10. Time to read the other post and reply a bit more sensibly. A decent lead acid bank now costs about the same as a pylontech rack, or only very slightly more. For example, let's say you buy something like Trojan's 85Ah deep cycle 12V batteries, at around 2k each (I expect them to be a little more than that), then a 48V bank sets you back around 8k-10k, and at 50% depth of discharge stores around 2kwh. A single pylontech stores the same, last three times longer, costs 15k, and allows you to extend the bank later. Something to keep in mind though, wish small banks, is they usually allow limited continuous power. For example, that Pylontech rack will want a limit of 35A, which limits you to about 1.6kva in any case. The lead acid bank will want C/5 at most, or 85/5 = 17A, and with lower voltage efficiency you'd be limited to maybe 800W. I have a direct interest in you buying that blue box, so you are welcome to ignore me if you want :-) I don't think it goes for 27k. My pricelist says 1200 euro, which is less than 20k ex vat. In my experience (they are built in India, the price in Europe is usually more than here), it should go for less than that. The truth is that all the other makes are around that price, if you look at Goodwe for example, or even the infinisolar which though slightly cheaper is at least of the same order. Those are also hybrids and closer to being natural competitors. The reason for it being so cheap has been debated ad nauseam. My theory is that they make up in bulk for what they lose out in profit, and that their large footprint in the UPS market means that the tiny solar market they sell to is money for mahala. The other makers are dedicated solar manufacturers and usually expect to make profit on each unit. The axpert switches back to grid if the load is too high or the battery too low. It is hard-on/hard-off. Either the whole load is from the grid, or the whole load is from the battery. If it's in inverter mode and a large load starts, it moves to the grid entirely. The hybrid inverters only takes the DIFFERENCE from the grid, so if a 2kw load starts it would take 1kw from the batteries and 1kw from the grid for example (depending on how you set it up). Edited to add: Just for the sake of full disclosure, remember that you need extra equipment to use the nice features of the Multiplus. You usually need to invest in the communications dongle (The mk3-usb, about another 1k extra), possibly one of the control computers (Venus-GX, CCGX, or make your own with a Raspberry Pi), and then all the other cool stuff becomes available. You don't have to buy all of that stuff on day one, and even just the mk3-usb and the assistant stack (which is like small apps that runs on the inverter and gives you extra features) already makes it worth it. The point is: You get the best of both worlds, as TTT said, it's install and forget BUT it is also very tinker friendly.
  11. Confession, I didn't read the long posts up to here. But I did want to weigh in: My situation in 2013 was similar. I could not afford the financial loss that went with the power failures. I had less than 30k to work with at the time. And back then none of the Taiwanese inverters were available anyway, pretty much the only inverter that ticked all the boxes (allow some self-consumption) was the Victron Multiplus. So I bought the best one my money could stretch to, a 1600VA 24V model (they were a cool 12k back then), added two pretty crappy batteries to it and 300W worth of PV. Then I bought some steel, got out the old welding machine and welded up some frames, and did the install myself. And that was version 1. The funny thing: I still have that 1600VA inverter. It handles all the stuff you listed (top-loader washing machine, fridge, freezer, televisions, computers, lights), but none of the high-end users (hair dryers, geyser, stove, etc). It turns out that the inverter I bought is a hybrid though (can run grid-interactive, ie mix solar, pv and grid power), and this is where I went with it eventually. As TTT suggests, I use it to run everything below 1.2kw during the day. Any load larger than that simply draws from the grid. So I get my savings, up to 10kwh a day, and everything works except the large stuff. I will however move to a 3kva at some point, and the only reason I want to do that is 1) so you can heat something in the microwave and make some coffee in the morning, and 2) so the wife's hair dryer works. Happy wife, happy life. So my opinion, when you have the advantage and/or curse of having to start small: You might be better off with a small Multiplus Compact than a large 5kva Axpert. Yes, they cost more.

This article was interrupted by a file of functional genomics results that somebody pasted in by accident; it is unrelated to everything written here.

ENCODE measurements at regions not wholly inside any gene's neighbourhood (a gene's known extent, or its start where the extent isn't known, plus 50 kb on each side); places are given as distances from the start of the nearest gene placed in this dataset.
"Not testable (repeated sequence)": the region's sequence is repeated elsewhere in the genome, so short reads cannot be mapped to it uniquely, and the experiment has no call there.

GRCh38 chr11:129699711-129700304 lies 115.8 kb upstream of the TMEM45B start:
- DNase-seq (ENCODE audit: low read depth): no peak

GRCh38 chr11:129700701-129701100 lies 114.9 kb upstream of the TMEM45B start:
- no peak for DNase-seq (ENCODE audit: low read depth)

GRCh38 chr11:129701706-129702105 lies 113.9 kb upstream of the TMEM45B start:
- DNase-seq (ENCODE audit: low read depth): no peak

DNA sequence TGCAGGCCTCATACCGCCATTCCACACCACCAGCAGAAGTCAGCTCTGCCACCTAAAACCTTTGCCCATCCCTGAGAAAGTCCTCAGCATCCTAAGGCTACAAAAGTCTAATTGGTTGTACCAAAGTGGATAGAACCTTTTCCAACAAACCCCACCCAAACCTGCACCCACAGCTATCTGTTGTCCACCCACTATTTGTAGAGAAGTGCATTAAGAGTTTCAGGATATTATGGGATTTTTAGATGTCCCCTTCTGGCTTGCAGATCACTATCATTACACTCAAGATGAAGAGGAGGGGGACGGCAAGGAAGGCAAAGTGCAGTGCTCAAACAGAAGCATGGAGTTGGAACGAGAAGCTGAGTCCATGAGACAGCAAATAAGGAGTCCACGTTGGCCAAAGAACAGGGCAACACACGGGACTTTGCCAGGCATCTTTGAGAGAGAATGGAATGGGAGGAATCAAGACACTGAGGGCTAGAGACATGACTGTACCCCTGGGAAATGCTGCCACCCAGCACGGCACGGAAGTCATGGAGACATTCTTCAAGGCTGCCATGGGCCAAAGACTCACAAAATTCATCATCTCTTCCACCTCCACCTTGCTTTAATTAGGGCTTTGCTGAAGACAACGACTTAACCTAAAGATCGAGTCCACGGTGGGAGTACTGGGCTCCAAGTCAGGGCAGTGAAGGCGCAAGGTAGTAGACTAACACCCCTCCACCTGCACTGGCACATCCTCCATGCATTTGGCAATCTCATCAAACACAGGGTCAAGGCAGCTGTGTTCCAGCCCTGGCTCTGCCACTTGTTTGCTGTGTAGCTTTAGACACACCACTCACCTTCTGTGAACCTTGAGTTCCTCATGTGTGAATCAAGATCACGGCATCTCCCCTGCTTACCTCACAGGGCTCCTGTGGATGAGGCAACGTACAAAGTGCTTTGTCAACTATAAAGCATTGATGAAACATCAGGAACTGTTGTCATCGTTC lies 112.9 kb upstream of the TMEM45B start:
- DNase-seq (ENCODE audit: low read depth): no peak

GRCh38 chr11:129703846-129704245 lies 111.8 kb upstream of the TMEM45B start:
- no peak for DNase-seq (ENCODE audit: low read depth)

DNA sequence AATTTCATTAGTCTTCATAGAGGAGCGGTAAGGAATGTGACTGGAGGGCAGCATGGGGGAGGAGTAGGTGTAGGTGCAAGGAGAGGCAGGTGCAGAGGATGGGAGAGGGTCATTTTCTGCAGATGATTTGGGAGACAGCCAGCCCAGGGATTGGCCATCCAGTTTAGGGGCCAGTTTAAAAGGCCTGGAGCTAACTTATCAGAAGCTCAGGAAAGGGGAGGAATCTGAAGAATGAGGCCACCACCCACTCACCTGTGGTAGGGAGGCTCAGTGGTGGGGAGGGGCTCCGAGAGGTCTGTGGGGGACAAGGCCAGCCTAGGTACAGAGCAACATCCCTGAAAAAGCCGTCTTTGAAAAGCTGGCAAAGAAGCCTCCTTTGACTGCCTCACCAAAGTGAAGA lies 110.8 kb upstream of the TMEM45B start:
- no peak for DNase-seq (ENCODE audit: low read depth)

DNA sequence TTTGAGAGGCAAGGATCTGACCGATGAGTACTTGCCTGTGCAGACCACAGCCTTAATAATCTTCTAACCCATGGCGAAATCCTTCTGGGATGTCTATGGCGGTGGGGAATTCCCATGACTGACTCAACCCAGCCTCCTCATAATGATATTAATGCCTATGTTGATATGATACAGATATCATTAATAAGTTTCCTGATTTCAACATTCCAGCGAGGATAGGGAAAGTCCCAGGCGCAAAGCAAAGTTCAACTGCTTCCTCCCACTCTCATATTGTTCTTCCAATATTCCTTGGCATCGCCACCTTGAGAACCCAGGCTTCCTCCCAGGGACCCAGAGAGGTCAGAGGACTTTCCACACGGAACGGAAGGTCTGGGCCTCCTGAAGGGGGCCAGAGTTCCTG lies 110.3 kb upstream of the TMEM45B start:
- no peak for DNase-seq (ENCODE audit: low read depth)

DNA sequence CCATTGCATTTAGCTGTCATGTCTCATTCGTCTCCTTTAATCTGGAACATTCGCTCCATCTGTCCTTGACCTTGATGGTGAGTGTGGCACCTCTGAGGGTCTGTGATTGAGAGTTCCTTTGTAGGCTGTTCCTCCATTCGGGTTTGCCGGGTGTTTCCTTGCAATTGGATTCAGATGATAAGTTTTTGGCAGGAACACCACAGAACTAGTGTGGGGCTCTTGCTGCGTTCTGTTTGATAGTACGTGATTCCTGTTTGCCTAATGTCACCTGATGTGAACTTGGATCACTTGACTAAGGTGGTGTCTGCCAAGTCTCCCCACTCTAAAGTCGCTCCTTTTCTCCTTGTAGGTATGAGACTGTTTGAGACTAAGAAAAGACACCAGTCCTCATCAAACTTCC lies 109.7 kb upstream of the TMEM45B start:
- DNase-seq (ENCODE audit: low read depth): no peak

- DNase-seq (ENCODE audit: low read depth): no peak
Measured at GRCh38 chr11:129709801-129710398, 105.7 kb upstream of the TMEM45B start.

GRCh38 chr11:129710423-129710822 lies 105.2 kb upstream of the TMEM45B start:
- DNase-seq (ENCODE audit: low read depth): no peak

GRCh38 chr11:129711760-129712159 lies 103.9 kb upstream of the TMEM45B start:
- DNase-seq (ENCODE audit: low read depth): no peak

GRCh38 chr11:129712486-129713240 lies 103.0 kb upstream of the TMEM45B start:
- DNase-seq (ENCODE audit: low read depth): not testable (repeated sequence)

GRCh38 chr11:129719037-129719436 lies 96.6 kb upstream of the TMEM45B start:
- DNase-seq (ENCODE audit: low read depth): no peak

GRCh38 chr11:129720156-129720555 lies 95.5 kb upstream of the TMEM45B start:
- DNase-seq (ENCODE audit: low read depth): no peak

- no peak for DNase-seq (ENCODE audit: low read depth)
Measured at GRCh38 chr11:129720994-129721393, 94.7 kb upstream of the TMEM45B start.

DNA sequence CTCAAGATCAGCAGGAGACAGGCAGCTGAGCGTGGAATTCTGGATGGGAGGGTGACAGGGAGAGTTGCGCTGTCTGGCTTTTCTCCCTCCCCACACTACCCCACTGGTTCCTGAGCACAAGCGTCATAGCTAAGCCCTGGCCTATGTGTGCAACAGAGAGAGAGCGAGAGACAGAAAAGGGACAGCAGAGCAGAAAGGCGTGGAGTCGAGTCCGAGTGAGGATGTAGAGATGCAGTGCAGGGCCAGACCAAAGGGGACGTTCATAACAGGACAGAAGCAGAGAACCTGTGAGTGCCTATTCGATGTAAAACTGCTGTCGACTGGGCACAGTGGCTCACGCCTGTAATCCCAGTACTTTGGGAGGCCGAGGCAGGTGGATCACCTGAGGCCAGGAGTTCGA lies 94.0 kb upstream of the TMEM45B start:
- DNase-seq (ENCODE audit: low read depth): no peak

12. The can cable might be meant for other inverters. With a Victron setup you snap it directly into the back of the CCGX in the relevant RJ45 canbus connection and it just works. That might be why you have the cable.
  13. Shot in the dark... but try removing that cable. Unless I missed something (which is very likely... I don't deal with this inverter nor want to), the RJ45 plug on the inverter is not a canbus connection, it's a serial connection. So connecting it to the can port on the battery will 1) not work and 2) possibly mess up the serial comms and explain exactly why it is not working. Unless the axies has grown can capabilities, then you must please tell me.
  14. plonkster


    Spec sheet lists a 93% efficiency in line mode and 0ms transfer time. That practically shouts double-conversion. So I went back to Voltronic's site and noticed that though they look similar, the "King" and the VMIII is not the same thing. The King model takes the usual 115V on the MPPT, the VMIII goes higher. I suspect the King model is probably a 5048 with a separate charger (which I believe the 3KVA model has always had anyway).
  15. plonkster


    Not personally, we have conversed via email once or twice. Their prices are better than sustainable and they have a good variety of products. Website seems well-maintained. I ordered a vedirect cable from them once, which hardly constitutes a big order, but they don't come across as a GWStore-type place, they seem quite trustworthy.